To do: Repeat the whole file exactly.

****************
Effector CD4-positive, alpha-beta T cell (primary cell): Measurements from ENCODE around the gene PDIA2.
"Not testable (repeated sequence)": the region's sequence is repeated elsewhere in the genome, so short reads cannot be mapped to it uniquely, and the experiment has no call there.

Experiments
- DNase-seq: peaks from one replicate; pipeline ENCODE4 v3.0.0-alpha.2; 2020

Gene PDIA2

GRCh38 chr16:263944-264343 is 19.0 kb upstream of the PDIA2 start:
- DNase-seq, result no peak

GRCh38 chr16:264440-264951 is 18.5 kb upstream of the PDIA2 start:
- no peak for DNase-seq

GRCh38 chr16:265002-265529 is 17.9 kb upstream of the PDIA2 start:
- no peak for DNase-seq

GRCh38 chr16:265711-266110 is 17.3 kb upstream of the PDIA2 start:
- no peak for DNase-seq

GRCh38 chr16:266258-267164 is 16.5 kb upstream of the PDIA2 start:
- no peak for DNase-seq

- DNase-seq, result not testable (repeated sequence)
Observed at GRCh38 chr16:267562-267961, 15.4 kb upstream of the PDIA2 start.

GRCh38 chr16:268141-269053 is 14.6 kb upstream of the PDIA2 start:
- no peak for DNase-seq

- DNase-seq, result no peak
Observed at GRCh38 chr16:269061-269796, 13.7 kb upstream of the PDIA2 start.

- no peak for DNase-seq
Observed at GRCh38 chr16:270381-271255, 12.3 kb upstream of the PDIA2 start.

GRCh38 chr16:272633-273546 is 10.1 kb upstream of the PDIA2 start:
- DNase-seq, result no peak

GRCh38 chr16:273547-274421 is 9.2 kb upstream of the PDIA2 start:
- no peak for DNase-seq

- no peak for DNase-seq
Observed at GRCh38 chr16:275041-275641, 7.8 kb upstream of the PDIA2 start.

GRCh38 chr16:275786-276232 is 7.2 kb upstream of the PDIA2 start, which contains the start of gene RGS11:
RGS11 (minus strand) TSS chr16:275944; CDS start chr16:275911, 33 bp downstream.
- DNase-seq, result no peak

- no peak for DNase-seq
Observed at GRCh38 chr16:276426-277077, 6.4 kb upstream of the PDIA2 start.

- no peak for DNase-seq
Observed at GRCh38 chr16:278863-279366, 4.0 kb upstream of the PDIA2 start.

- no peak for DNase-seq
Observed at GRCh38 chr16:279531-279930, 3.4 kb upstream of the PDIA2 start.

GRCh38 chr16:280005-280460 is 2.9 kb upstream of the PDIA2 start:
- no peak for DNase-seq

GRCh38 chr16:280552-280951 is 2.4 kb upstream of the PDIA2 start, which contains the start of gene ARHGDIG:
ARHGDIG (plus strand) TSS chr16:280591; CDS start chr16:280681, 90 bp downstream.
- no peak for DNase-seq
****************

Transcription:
Effector CD4-positive, alpha-beta T cell (primary cell): Measurements from ENCODE around the gene PDIA2.
"Not testable (repeated sequence)": the region's sequence is repeated elsewhere in the genome, so short reads cannot be mapped to it uniquely, and the experiment has no call there.

Experiments
- DNase-seq: peaks from one replicate; pipeline ENCODE4 v3.0.0-alpha.2; 2020

Gene PDIA2

GRCh38 chr16:263944-264343 is 19.0 kb upstream of the PDIA2 start:
- DNase-seq, result no peak

GRCh38 chr16:264440-264951 is 18.5 kb upstream of the PDIA2 start:
- no peak for DNase-seq

GRCh38 chr16:265002-265529 is 17.9 kb upstream of the PDIA2 start:
- no peak for DNase-seq

GRCh38 chr16:265711-266110 is 17.3 kb upstream of the PDIA2 start:
- no peak for DNase-seq

GRCh38 chr16:266258-267164 is 16.5 kb upstream of the PDIA2 start:
- no peak for DNase-seq

- DNase-seq, result not testable (repeated sequence)
Observed at GRCh38 chr16:267562-267961, 15.4 kb upstream of the PDIA2 start.

GRCh38 chr16:268141-269053 is 14.6 kb upstream of the PDIA2 start:
- no peak for DNase-seq

- DNase-seq, result no peak
Observed at GRCh38 chr16:269061-269796, 13.7 kb upstream of the PDIA2 start.

- no peak for DNase-seq
Observed at GRCh38 chr16:270381-271255, 12.3 kb upstream of the PDIA2 start.

GRCh38 chr16:272633-273546 is 10.1 kb upstream of the PDIA2 start:
- DNase-seq, result no peak

GRCh38 chr16:273547-274421 is 9.2 kb upstream of the PDIA2 start:
- no peak for DNase-seq

- no peak for DNase-seq
Observed at GRCh38 chr16:275041-275641, 7.8 kb upstream of the PDIA2 start.

GRCh38 chr16:275786-276232 is 7.2 kb upstream of the PDIA2 start, which contains the start of gene RGS11:
RGS11 (minus strand) TSS chr16:275944; CDS start chr16:275911, 33 bp downstream.
- DNase-seq, result no peak

- no peak for DNase-seq
Observed at GRCh38 chr16:276426-277077, 6.4 kb upstream of the PDIA2 start.

- no peak for DNase-seq
Observed at GRCh38 chr16:278863-279366, 4.0 kb upstream of the PDIA2 start.

- no peak for DNase-seq
Observed at GRCh38 chr16:279531-279930, 3.4 kb upstream of the PDIA2 start.

GRCh38 chr16:280005-280460 is 2.9 kb upstream of the PDIA2 start:
- no peak for DNase-seq

GRCh38 chr16:280552-280951 is 2.4 kb upstream of the PDIA2 start, which contains the start of gene ARHGDIG:
ARHGDIG (plus strand) TSS chr16:280591; CDS start chr16:280681, 90 bp downstream.
- no peak for DNase-seq